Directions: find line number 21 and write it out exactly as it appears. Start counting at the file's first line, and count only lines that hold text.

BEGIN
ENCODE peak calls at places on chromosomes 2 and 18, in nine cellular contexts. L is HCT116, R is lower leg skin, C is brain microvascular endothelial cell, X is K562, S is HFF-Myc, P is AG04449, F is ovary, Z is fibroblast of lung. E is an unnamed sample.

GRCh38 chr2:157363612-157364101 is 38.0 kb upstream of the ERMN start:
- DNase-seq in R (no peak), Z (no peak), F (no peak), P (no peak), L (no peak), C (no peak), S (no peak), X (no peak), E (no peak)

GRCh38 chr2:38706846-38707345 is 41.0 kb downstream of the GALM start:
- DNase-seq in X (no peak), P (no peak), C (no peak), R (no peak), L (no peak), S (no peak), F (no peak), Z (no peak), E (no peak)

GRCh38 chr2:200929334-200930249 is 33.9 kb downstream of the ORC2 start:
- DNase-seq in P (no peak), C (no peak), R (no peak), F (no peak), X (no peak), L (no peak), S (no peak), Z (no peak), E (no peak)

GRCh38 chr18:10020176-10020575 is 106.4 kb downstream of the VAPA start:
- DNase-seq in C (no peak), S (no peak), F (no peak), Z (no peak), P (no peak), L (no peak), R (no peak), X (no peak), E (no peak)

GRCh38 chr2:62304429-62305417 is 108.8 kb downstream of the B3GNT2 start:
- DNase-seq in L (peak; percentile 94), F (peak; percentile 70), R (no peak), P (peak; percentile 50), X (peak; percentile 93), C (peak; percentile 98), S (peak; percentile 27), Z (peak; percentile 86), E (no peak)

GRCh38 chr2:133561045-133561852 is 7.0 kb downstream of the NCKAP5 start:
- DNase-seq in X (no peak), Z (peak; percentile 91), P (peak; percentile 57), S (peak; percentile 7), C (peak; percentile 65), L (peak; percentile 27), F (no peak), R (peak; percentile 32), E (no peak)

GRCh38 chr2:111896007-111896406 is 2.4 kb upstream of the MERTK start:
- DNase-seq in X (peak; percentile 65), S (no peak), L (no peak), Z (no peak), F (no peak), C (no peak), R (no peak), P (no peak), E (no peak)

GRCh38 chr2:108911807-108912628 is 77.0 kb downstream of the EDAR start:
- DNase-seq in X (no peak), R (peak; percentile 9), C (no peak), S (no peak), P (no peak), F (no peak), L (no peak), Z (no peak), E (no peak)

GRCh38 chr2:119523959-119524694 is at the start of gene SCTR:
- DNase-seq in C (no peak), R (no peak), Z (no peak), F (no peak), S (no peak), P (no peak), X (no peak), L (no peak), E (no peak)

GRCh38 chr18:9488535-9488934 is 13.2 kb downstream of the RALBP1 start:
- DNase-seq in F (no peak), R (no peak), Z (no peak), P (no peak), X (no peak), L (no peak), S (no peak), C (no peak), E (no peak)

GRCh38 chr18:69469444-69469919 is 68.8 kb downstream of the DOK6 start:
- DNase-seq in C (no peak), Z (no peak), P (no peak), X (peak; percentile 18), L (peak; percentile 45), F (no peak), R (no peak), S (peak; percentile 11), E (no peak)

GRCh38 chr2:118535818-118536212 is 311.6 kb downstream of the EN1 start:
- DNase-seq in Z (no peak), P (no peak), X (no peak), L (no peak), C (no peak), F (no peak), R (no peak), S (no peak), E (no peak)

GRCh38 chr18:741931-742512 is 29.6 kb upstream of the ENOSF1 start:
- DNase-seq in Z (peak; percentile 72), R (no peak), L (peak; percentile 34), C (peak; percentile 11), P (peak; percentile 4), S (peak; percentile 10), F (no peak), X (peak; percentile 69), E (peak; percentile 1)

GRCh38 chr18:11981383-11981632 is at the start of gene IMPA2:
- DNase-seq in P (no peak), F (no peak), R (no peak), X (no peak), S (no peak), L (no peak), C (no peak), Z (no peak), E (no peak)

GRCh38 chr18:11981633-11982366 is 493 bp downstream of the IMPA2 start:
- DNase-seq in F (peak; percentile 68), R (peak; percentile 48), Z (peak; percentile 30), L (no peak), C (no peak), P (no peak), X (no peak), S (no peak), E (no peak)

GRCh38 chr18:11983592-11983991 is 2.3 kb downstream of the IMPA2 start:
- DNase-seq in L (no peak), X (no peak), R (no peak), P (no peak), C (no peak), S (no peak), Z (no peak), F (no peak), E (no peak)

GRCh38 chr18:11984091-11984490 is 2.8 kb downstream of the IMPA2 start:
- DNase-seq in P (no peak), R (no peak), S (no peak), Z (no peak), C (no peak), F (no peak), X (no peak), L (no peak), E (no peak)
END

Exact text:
- DNase-seq in F (no peak), R (no peak), Z (no peak), P (no peak), X (no peak), L (no peak), S (no peak), C (no peak), E (no peak)